Both these solutions are now failing. As the east Asian countries whose economies were destroyed by the IMF five years ago have recovered, they have begun, once more, to generate vast capital surpluses of their own. America's switch from production to finance as a means of global domination, and the government's resulting economic mismanagement, has made it more susceptible to disruption and economic collapse. Corporations are now encountering massive public resistance as they seek to expand their opportunities through dispossession. The only peaceful solution is a new New Deal, but that option is blocked by the political class in the US: the only new spending it will permit is military spending. So all that remains is war and imperial control.
Attacking Iraq offers the US three additional means of offloading capital while maintaining its global dominance. The first is the creation of new geographical space for economic expansion. The second (though this is not a point Harvey makes) is military spending (a process some people call "military Keynesianism"). The third is the ability to control the economies of other nations by controlling the supply of oil. This, as global oil reserves diminish, will become an ever more powerful lever. Happily, just as legitimation is required, scores of former democrats in both the US and Britain have suddenly decided that empire isn't such a dirty word after all, and that the barbarian hordes of other nations really could do with some civilisation at the hands of a benign superpower.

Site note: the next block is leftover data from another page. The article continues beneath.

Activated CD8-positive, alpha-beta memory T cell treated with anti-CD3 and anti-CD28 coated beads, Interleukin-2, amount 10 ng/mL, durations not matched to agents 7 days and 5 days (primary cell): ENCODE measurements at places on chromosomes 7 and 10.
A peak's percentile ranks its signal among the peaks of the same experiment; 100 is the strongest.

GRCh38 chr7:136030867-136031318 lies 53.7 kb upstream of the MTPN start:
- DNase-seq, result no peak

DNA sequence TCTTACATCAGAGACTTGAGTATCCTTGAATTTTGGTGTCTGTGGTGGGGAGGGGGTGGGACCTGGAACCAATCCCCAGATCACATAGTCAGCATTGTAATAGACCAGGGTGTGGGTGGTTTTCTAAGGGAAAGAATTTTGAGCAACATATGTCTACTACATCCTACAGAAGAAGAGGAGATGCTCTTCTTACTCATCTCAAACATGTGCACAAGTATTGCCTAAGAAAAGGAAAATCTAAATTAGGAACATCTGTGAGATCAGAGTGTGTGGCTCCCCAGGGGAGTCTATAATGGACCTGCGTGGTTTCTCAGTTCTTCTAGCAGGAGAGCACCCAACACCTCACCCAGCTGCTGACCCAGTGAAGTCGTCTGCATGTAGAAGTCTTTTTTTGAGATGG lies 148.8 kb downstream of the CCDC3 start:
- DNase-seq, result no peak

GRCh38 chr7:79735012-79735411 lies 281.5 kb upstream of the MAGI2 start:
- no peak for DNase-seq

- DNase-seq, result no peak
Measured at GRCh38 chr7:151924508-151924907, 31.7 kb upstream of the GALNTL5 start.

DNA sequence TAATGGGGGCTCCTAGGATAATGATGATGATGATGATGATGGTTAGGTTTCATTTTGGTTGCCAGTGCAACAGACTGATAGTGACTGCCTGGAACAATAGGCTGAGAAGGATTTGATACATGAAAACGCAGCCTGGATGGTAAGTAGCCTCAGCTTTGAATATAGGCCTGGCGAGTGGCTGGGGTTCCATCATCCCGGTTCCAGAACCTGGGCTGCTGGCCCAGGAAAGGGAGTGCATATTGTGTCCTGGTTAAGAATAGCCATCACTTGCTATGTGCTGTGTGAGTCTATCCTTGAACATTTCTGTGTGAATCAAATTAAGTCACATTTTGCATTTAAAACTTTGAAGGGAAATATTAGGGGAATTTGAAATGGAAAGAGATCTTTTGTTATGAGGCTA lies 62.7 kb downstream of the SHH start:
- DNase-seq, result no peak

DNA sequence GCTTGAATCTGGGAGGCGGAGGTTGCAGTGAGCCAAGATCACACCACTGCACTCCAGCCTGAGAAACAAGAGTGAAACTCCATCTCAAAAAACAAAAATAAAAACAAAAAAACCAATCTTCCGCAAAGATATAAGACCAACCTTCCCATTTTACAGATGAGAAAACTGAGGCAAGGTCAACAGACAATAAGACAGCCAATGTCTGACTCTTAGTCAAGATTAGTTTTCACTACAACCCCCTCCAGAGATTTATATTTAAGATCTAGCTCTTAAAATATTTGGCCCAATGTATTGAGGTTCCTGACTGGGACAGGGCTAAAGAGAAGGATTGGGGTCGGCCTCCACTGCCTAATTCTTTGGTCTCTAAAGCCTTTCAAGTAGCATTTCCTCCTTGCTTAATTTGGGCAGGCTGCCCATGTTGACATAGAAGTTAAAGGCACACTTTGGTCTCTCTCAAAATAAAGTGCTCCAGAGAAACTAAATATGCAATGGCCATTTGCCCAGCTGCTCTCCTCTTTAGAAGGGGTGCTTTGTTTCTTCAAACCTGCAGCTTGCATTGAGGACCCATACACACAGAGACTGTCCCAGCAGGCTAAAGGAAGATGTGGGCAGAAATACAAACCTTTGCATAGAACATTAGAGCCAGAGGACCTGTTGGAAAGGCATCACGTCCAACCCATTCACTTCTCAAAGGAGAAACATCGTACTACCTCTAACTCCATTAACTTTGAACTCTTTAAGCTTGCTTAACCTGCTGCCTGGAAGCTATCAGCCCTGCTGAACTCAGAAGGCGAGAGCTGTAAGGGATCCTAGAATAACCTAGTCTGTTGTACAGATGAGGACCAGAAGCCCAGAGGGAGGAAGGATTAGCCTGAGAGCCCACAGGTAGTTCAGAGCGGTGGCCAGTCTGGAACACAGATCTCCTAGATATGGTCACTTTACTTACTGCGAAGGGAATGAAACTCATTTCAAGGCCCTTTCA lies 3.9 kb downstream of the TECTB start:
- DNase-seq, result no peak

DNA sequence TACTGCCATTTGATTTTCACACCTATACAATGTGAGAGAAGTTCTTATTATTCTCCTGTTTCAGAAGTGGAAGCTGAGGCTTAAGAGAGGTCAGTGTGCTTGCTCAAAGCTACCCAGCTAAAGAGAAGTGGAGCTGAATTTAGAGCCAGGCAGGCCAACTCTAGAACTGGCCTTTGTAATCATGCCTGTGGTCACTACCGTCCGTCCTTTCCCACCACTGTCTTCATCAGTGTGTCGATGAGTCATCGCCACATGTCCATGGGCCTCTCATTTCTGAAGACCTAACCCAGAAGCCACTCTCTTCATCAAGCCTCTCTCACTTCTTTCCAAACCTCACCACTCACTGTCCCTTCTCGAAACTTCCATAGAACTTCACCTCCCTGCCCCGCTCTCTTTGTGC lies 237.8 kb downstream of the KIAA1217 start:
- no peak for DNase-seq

Strategic thinkers in the US have been planning this next stage of expansion for years. Paul Wolfowitz, now deputy secretary for defence, was writing about the need to invade Iraq in the mid-1990s. The impending war will not be fought over terrorism, anthrax, VX gas, Saddam Hussein, democracy or the treatment of the Iraqi people. It is, like almost all such enterprises, about the control of territory, resources and other nations' economies. Those who are planning it have recognised that their future dominance can be sustained by means of a simple economic formula: blood is a renewable resource; oil is not.